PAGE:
However, Boris Johnson and the Conservatives are not the United Kingdom; it is bigger and better than that. I refuse to walk away from a partnership of the peoples of the UK because of the Conservatives. I am here to work for a liberal country—an open, internationalist, reformed, caring, fair and green country that is packed with opportunity for everyone, no matter their background. That is the country that I want to live in, and that is the country that I will always work for.

* Caron Lindsay is Editor of Liberal Democrat Voice and blogs at Caron's Musings

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  • nigel hunter 19th May '21 - 9:23am

    Good speech.WHAT A PITY IT IS NOT SHOUTED FROM THE ROOFTOPS DAY IN DAY OUT IN MEDIA OF ALL KINDS.. If we are to have a UNITED KINGDOM the enemies of it have to be fought tooth and nail for they are expertise at divide and conquer for hate of ‘the other’ is a powerful force. A quiet ,’nice’ party will be drowned out.WE HAVE TO MAKE A NOISE to be heard.

  • Willie Rennie;” I will work for a liberal country – an open, internationalist, reformed, caring, fair and green country”. Good, and so he should. But there’s danger in tying himself to a Tory Government in Westminster which is anything but any of those things.

    And…. is Willie, for whom I have a personal regard, saying the Scottish Green Party is not “open, internationalist, reforming, caring, fair and green” ?

    I’m afraid the Scottish Liberal Democrats are painting themselves into a Unionist corner of closed minds limited to posing with furry animals and oversize chess pieces (neither of which have votes) and being snippy to the First Minister.

    No wonder I hear on the grapevine that alarm bells are ringing with resignations and a collapse of constituency associations. Airdrie & Shotts is conveniently forgotten.
    Scottish Liberals used to have a history and roots which gave considerable support to full Scottish Home Rule in the days when there was a Liberal Government in Westminster. Sadly, without some fresh radical thinking it’s beginning to look like an end game these days.

  • Of course, it’s a matter of taste but I thought Sturgeon’s gentle ribbing of Rennie’s self confidence to put himself forward as a FM candidate having led the party to losing a fifth of it seats was amusing.

    The issue that the Lib Dems have with their positioning on the constitution it seems to me is threefold.

    Firstly, the powers which Scotland have are fundamental to achieve what Rennie set out in his vision and at the moment the most important ones are reserved to Westminster. So the constitution is not a distraction ( e.g. see today’s coverage on the potential Australia trade deal and its impact on Scottish farming).

    Secondly, the Lib Dems seem to have positioned themselves as the party saying that there should never be another referendum in any circumstances which does not seem very liberal or democratic.

    Thirdly, the Lib Dem counter offer on democracy in the manifesto was weak and undeliverable. It said that the LDs would “work to” achieve various things but perhaps the most important in current circumstances – “Pass legislation in which Westminster renounces the ability to unilaterally change the powers of the devolved parliaments across the UK or to pass laws in their areas of responsibility.” – would require a Westminster government which would alter the foundational principle of the UK constitution which is the complete sovereignty of the Westminster parliament. It issn’t going to happen.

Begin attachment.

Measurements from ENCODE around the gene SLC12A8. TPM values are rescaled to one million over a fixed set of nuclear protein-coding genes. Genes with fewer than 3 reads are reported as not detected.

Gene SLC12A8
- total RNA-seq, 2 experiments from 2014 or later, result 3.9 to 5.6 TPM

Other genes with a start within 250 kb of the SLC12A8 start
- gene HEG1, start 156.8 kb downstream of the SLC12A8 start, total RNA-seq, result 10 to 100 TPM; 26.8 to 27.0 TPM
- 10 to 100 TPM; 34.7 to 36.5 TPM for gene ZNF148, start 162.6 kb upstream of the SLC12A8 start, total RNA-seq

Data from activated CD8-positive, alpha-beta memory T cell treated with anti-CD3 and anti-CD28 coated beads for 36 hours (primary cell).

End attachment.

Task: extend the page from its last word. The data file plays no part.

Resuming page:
• ………..Nicola Sturgeon was pretty graceless, to be honest, attacking both of the leaders who dared to oppose her personally rather than on ideas….

    Caron, Your idea on the meaning of ‘graceless’ is rather diffent from mine. A couple of gentle jibes delivered with a smile (even Douglas Ross was smiling).

    I seem to remember, in 2020, a certain Mike Rumbles rudely shouting her down when she was answering questions; that was ‘graceless’..

  • Brad Barrows 19th May '21 - 5:16pm

    Willie leads the Liberal Democ rats to the party’s worst ever Scottish Parliamentary election result, achieving the lowest ever constituency vote share, lowest ever list vote share, and lowest ever number of MSPs elected…and losing the party’s status as a recognised parliamentary party…and then puts himself forward as First Minister. He must have no sense of embarrassment…

  • John Marriott 19th May '21 - 5:26pm

    @Brad Burrows
    Was that gap in ‘Democ rats’ in your first post just a Freudian slip; or did it have a more profound meaning? In fairness to the Lib Dems north of the border, what with the SNP, Alba, Tories, Labour and Greens, the field is pretty crowded.

  • John Marriott 19th May '21 - 5:27pm

    Sorry, Brad, it’s BARROWS, isn’t it?

  • Brad Barrows 19th May '21 - 7:11pm

    @John Marriott
    Hi – a good question. Basically I find that every time I type Liberal Democrat’s I find that an apostrophe is added – like as shown – but the way to get round that is to type Liberal Democ rats and then go back and delete the space. It works as long as I remember to remove the space. No other significance than that 😊

  • @ expats Indeed, and Willie had the good grace to grin.

    If Nicola was ‘graceless’ how does Caron compare it to a certain Alex Cole-Hamilton MSP having to apologise in Holyrood for mouthing F… Y.. at the Scottish female Children’s Minister back in March ?

    Does, ‘because he’s on our side’ make it OK ?